Tamagawa: The Jewel River of Kyoto
Updated: Dec 2, 2019
Located in the remote costal region of Kyotango, in nothern Kyoto prefecture, Kinoshita Shuzo has been producing the Tamagawa brand (Jewel River) for over 175 years. After a very tough period which sadly saw the passing of their long-serving master brewer (toji), the last decade or so has seen a revitalizing of all aspects of the company. The most significant of these changes came in 2007 when Philip Harper took the reigns as their new toji. Given a license to introduce a fresh innovative lineup of products, Harper soon helped breathe new life into the company, and customer favourites such as the wonderful Ice Breaker, the Spontaneous Fermentation series and the ideosyncratic Time Machine greatly widened their appeal and opened up new demographics. The president (kuramoto) also commissioned the famous Japanese artist Sakane Katsusuke to create a new more modern logo to compliment the wonderful labels that now adorn each bottle of Tamagawa. All of these changes have seen the company grow from one that used to only service customers within a 5 or 6 mile radius of the brewery, to one whose products are enjoyed throughout Japan and in several markets overseas.
Famous master brewers and eye-catching labels and such are all useful elements to have in today's global Sake Industry, however, the liquid inside the bottle ultimately has to live up to the hype. Thankfully, Tamagawa does just that, and boasts as interesting a lineup as one could hope for from someone as open minded towards sake as Harper. For example, aged sake features heavily within the Tamagawa portfolio, and the company president Kinoshita Yoshito has recently been investing in new facilities that, rather than focus on increasing production, will enable a greater capacity for ageing. Probably the most well known of these aged varieties is the aptly named Time Machine,Vintage which undergoes three years of bottle aging. Those who are fortunate enough to try it will no doubt notice its resemblance to very sweet full-bodied dessert wines.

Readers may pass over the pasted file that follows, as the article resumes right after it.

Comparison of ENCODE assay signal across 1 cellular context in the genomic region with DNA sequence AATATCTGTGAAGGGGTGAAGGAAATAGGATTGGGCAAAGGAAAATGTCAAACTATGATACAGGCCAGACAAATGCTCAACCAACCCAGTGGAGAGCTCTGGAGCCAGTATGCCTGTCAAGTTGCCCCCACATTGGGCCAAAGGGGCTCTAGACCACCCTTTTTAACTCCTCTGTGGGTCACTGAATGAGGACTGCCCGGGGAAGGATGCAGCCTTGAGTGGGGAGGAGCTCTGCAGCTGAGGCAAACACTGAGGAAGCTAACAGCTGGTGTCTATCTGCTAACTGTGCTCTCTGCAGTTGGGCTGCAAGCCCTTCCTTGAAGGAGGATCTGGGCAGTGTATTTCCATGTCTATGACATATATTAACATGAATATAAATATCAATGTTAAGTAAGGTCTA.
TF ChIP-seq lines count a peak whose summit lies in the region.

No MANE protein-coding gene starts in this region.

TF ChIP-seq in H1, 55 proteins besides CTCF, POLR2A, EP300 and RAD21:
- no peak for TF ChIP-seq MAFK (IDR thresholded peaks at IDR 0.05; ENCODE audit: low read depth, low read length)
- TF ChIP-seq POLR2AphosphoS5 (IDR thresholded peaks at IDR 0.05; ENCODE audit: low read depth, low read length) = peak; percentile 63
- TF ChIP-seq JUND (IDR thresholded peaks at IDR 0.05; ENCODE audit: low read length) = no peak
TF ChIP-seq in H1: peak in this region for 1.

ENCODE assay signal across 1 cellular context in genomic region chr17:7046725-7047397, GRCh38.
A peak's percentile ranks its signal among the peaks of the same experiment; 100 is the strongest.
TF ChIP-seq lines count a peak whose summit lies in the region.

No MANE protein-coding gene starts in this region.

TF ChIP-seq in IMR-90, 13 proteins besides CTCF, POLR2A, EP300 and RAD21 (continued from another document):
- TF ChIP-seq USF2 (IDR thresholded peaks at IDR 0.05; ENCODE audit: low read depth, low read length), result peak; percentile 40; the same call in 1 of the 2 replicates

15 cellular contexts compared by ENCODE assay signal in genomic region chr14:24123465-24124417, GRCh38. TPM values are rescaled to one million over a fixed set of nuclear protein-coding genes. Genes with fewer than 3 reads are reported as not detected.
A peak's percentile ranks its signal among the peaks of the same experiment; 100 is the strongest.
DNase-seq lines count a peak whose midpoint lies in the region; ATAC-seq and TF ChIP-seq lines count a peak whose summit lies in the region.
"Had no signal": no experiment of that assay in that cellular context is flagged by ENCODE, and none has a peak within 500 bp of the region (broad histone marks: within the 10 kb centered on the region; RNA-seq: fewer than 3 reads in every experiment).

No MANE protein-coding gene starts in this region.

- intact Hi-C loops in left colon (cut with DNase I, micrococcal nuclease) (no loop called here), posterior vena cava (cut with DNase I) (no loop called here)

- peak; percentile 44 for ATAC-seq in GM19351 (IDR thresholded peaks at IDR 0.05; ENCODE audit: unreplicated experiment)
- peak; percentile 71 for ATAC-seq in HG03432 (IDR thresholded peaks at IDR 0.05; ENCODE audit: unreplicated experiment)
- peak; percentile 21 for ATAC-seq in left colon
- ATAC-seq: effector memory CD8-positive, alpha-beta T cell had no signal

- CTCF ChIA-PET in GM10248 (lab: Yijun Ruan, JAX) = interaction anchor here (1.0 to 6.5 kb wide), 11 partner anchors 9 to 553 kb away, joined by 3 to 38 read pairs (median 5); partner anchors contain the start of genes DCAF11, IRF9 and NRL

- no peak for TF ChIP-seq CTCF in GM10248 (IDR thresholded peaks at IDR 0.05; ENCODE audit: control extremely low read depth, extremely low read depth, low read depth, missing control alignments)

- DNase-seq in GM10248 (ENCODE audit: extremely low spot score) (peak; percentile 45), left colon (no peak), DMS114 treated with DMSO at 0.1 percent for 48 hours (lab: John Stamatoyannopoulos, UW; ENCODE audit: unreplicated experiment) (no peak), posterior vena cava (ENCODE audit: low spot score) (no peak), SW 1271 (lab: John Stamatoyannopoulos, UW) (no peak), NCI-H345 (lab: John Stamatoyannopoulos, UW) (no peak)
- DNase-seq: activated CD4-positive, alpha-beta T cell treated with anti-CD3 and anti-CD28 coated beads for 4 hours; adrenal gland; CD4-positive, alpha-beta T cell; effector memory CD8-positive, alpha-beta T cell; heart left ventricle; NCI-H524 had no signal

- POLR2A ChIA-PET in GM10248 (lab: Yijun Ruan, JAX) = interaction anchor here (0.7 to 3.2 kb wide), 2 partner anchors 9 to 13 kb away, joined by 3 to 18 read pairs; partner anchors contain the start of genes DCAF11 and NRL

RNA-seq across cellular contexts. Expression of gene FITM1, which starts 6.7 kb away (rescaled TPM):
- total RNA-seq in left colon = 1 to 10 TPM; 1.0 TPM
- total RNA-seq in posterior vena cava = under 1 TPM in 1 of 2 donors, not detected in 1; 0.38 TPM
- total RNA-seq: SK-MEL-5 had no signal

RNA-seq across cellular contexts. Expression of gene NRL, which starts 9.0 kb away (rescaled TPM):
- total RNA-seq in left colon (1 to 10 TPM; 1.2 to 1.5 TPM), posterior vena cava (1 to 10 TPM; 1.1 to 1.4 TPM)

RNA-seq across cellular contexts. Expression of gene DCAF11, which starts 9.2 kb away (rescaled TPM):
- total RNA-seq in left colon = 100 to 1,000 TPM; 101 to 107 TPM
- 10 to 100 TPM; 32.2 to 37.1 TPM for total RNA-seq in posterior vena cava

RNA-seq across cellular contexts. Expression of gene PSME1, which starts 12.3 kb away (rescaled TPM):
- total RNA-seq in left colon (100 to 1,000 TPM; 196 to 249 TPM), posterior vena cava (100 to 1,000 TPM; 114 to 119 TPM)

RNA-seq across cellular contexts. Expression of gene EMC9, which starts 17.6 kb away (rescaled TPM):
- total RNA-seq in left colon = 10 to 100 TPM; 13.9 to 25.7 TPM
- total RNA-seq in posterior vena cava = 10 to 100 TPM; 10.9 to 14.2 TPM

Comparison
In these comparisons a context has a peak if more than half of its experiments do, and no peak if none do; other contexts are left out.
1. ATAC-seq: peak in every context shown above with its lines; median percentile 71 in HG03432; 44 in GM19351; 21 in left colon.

However, the sake that stands out most in my opinion is the aformentioned Spontaneous Fermentation (自然仕込 ) series which hark back to more tradition methods of brewing by using no cultured yeasts. Instead, these ultra-rare brews are made by the yamahai method (see Beyond the Basics) and rely on the natural yeasts present in the nooks and crannies of the kura to carry out the complex process of fermentation. The most extreme version of this is the Junmai Yamahai White Label that is produced every year around February. As Harper pointed out during my visit, the house yeast is certainly a lively one, and every year it results in a final alcohol content of over 20% abv. I was lucky enough to try this year's version recently, which this year came in at a whopping 22%. Definitely not for the faint hearted!
To try and summarise what makes Tamagawa so appealing, and therefore one of my favourite breweries, I would say that through its intricate product line-up, it manages to appeal to sake enthusiasts who value the back-story of how they were made just as much as the enjoyment that comes from drinking them. To consider how much of the process has been entrusted in the hands of mother nature not only speaks volumes for how confident Harper is in his abilities, but also of the importance of having all of the elements working together in harmony. To me at least, these types of sake are always that little bit more interesting and complex. Indeed, I have never felt so excited and spoiled for choice than I was when I visited the brewery store after my tour of the kura. Thankfully, the company president has stated that although demand for Tamagawa has increased rapidly over the last decade, they remain committed to producing sake with "soul". I for one look forward to enjoying these soulful beverages for many more years to come.